A barn owl in flight.Credit: Amir Ezer

As for micromammals, when humans began farming in the NeolithicRevolution around 10,000 years ago, the rodents hailed the opening of the world’s first supermarket. Cats subsequently and consequently joined our habitats, certainly in Egypt – which, by the way, also has what may be the world’s first rat trap: a ceramic device with a trapdoor mechanism found in 1891 at Kahun.

Feline exploitation was probably more noticeable than the commensal relationship that emerged with owls, who had also noticed the bounty. While the cat moved onto our laps, the silent predators of the sky nested in our barns.

Silent in flight, maybe. In Hebrew, barn owl is “teen-sheh-met,” an onomatopoeia imitating the asthmatic sound of their whoo-whoo cries, according to one source. Frankly, the barn owls of YouTube sound more like machinery seizing up.

Note that there are 15 barn owl species around the world but Israel has just one “tinshemet“: Tyto alba, says Prof. Yoav Perlman, director of SPNI’s Birdlife Israel. They’re not endangered, though they are vulnerable to ecological processes such as agricultural intensification, which is manifested in shifts to crops that are less favorable for barn owls and intensifying pesticide use, he points out. 

Actually, according to linguistics expert Elon Gilad, we don’t know to which bird the biblical “tinshemet” refers. “The earliest translation [of the Hebrew Bible], the Septuagint, has it as some kind of purple bird,” he says.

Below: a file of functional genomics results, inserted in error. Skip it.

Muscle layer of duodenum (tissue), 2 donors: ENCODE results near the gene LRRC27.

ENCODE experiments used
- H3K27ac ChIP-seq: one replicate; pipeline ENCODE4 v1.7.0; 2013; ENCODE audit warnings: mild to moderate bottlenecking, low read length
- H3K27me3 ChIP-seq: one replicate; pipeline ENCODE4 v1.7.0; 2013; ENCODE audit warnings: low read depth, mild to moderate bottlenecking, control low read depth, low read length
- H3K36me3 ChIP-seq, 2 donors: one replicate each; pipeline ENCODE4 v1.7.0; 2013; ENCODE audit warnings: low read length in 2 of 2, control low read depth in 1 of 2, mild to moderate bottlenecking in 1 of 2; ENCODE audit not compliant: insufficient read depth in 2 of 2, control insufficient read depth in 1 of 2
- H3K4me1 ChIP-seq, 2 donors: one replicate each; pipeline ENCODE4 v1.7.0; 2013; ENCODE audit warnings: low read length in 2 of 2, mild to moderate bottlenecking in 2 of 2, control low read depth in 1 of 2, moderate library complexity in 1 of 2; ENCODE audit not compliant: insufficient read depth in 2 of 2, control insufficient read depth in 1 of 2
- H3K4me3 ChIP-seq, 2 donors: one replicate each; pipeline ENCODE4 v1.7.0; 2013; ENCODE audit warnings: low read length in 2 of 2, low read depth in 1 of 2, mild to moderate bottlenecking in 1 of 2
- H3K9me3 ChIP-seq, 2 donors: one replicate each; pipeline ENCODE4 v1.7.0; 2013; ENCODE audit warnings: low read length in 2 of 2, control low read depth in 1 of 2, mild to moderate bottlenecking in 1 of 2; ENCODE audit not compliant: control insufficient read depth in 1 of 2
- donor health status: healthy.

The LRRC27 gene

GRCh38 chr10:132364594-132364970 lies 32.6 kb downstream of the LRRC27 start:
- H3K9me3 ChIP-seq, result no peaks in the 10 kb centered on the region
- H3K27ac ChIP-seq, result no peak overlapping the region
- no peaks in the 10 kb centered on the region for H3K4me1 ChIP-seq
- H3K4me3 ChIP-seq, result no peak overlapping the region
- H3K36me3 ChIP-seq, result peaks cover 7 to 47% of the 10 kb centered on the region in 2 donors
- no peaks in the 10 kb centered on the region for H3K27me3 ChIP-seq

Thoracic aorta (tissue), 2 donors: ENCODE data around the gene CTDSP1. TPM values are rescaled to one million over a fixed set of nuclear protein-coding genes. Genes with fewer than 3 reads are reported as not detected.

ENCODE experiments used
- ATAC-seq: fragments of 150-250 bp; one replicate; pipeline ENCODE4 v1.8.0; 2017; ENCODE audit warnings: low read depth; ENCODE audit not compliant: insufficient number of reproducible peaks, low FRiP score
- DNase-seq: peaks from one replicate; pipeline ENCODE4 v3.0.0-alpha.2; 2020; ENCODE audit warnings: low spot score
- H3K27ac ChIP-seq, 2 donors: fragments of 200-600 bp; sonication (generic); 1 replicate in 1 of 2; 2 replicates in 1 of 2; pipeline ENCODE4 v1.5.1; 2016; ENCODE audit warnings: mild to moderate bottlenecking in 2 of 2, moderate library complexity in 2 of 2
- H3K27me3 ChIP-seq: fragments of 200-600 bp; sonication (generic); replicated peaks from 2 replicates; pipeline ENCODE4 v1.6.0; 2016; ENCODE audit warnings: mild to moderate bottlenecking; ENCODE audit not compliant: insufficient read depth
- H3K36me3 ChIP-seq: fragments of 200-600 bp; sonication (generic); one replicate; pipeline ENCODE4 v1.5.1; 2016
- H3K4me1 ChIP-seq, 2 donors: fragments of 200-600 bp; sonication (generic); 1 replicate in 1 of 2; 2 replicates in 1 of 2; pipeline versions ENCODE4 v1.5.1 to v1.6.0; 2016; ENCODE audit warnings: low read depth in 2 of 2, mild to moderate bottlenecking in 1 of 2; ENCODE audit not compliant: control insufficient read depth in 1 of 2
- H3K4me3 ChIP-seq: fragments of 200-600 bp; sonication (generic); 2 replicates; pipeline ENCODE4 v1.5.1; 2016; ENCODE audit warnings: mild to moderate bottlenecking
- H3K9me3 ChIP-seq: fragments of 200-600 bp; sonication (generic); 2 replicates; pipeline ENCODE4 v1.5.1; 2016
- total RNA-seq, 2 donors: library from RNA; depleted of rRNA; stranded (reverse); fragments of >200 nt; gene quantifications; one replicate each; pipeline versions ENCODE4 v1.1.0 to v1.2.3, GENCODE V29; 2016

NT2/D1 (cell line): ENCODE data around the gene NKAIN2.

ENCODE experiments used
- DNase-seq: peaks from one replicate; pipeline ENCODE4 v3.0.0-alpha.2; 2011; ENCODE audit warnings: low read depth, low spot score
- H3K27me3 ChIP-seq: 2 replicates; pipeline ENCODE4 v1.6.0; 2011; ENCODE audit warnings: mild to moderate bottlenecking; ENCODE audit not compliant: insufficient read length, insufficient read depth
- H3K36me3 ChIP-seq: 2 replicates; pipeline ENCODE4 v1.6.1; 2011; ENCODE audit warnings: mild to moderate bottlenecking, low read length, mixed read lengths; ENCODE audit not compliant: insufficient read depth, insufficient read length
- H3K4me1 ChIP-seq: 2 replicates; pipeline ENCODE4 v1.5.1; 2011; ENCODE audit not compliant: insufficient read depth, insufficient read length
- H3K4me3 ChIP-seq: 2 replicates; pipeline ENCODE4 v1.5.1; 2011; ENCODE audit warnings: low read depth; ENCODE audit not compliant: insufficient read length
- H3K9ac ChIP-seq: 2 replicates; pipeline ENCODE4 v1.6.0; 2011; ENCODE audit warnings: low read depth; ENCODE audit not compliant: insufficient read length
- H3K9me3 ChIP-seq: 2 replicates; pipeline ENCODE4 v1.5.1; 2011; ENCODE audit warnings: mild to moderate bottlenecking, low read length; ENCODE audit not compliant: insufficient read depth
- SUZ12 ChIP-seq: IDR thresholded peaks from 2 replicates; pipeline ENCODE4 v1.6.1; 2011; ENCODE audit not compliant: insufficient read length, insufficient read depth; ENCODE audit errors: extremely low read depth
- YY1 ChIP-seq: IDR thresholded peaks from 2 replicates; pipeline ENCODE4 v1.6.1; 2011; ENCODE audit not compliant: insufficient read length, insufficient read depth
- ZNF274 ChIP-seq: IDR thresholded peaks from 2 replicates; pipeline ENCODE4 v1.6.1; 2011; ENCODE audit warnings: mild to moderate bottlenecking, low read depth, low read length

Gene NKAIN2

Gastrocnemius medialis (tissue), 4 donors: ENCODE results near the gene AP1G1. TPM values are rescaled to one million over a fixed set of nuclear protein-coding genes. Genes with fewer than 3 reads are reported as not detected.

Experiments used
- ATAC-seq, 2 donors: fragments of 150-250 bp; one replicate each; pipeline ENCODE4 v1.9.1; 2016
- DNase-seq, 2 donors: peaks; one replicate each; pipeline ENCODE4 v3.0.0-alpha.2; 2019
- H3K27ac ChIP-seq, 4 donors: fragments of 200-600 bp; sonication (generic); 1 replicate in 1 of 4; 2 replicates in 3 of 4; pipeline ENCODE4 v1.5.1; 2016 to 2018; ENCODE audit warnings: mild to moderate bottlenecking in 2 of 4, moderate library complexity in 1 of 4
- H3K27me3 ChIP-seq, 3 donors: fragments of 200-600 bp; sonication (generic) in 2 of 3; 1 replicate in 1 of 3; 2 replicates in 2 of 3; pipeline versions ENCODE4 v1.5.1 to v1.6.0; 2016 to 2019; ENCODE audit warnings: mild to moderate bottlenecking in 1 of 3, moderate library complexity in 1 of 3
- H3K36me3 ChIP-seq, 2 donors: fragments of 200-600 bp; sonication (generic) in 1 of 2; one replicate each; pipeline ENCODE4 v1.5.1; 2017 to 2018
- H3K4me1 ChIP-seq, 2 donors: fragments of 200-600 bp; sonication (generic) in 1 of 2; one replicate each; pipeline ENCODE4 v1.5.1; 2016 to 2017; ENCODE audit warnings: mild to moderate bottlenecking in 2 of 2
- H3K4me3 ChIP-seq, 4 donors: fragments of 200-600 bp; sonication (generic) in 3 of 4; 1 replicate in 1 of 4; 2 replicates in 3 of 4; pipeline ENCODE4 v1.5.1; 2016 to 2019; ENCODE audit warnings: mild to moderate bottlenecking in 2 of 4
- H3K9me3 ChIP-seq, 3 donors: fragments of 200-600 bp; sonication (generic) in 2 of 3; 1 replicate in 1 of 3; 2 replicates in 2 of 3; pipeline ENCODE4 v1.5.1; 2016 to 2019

Tinshemet appears in Leviticus among the birds we are to regard as “detestable” and not eat. That list is long, but we no longer know what some of them are. “Nesher” is vulture in modern Hebrew, but some translations say “eagle.” Tinshemet is referred to as horned owl, little owl, or just owl. 

Among the first to identify tinshemet as owl was the medieval rabbi David Kimhi (“the Radak,” 1160-1235). Even so: “The word was actually used for a variety of different species of birds in the 19th century, including flamingos, storks and bats, but eventually following Mendele Mocher Sforim, we use it for an owl,” Gilad sums up.

Jordanian farmer holding barn owl in Kibbutz Sde Eliahu, June 2010Credit: Hagai Aharon

Anyway, the barn owl project began with 14 nesting boxes and gained the status of national project in 2008. Today it is funded by the Agriculture Ministry and Regional Cooperation Ministry, though not the Environmental Protection Ministry (which provided funding from 2005 to 2010, and then stopped). However, it points out it gave this “important project” seed money (420,000 shekels) – but actually pest control in agriculture is the Agriculture Ministry’s fief.

A good mouse year 

How much “damage” do rodents actually do? There are more than 2,200 rodent species, and they all like grain and fruit. If we believe in God, then he made them and they are perfect. Even if we don’t believe, they still fulfill a host of ecological functions. But they need to eat.

There aren’t even ballpark real estimates for rodent damage in Israel or anywhere else – just “a lot.” It fluctuates, and they cause damage not only by eating but by relieving themselves in our stocks, and/or introducing fungi and bacteria that spoil the grain. One can’t even feed rat-spoiled crops to livestock, it has been pointed out. Also, some insects such as beetles and mites, which we don’t like either, dote on rodenticide. Just when you thought it was safe to swim in the grain silo